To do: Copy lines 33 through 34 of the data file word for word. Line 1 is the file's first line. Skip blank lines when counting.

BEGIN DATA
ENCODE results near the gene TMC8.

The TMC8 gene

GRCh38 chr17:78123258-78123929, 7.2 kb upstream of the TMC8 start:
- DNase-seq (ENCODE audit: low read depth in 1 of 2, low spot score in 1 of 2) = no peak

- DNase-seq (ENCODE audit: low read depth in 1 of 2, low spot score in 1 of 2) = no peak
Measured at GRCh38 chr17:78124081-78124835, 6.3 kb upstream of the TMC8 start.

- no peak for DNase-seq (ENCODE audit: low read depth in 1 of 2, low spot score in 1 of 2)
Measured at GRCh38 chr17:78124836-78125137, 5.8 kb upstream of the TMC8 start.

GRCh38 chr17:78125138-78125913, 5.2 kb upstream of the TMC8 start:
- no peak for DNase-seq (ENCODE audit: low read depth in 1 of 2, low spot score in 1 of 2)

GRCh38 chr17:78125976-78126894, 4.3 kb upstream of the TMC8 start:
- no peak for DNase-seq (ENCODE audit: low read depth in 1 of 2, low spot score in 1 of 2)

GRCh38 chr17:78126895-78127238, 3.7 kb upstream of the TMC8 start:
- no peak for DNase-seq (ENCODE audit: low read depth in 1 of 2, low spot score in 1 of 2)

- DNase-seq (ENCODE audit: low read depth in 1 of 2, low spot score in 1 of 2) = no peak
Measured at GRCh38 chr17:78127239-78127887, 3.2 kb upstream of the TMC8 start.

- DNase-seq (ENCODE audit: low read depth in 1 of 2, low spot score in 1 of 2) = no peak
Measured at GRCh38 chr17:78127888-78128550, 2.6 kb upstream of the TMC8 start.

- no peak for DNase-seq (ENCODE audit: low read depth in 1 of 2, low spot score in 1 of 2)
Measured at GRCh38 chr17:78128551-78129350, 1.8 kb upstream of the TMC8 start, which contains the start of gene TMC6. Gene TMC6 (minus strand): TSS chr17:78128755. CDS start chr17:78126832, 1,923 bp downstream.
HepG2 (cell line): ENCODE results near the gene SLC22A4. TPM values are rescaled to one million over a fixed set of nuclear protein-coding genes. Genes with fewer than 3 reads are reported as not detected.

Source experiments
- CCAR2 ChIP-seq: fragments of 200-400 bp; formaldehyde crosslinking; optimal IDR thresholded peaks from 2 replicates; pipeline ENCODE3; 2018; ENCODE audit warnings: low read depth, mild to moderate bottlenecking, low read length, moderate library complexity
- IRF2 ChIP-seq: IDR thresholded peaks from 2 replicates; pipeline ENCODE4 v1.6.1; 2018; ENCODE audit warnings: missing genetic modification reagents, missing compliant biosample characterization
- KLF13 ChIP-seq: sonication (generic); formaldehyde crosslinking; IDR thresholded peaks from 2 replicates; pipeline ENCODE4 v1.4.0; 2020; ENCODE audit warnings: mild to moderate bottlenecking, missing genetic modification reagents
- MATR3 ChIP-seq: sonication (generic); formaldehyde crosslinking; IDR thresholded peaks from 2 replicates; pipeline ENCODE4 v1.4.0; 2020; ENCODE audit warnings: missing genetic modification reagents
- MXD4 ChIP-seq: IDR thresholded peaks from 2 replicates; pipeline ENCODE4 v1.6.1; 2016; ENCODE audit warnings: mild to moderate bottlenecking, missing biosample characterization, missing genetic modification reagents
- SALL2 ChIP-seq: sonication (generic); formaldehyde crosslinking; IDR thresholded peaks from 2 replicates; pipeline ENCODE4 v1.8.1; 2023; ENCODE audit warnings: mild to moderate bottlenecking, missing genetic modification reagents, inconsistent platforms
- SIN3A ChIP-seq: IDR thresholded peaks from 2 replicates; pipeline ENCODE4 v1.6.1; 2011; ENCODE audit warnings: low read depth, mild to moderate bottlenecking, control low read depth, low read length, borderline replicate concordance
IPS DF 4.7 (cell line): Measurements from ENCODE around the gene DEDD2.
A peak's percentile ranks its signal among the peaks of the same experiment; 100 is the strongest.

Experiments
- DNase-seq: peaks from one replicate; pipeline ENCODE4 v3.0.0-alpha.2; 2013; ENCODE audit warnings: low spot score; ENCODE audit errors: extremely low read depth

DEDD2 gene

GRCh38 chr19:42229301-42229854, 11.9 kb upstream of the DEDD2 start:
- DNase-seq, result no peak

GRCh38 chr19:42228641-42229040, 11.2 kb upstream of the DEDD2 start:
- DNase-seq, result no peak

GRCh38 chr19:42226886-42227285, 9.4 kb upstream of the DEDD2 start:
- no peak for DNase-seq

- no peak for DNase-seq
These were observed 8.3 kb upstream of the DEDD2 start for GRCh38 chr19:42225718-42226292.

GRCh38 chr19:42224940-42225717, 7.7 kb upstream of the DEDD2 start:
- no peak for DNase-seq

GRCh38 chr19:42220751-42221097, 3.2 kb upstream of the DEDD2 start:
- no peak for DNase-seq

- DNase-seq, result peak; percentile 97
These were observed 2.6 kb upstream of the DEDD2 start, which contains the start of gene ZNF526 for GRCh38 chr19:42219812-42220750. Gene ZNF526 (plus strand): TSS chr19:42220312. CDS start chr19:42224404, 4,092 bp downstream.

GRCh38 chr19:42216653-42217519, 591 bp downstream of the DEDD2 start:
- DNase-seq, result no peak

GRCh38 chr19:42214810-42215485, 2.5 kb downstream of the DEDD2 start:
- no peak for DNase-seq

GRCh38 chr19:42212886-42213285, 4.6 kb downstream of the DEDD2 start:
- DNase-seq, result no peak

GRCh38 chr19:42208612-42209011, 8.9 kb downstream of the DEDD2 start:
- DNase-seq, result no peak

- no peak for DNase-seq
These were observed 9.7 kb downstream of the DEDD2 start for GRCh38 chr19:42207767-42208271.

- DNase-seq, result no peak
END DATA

- DNase-seq: peaks from one replicate; pipeline ENCODE4 v3.0.0-alpha.2; 2013; ENCODE audit warnings: low spot score; ENCODE audit errors: extremely low read depth

DEDD2 gene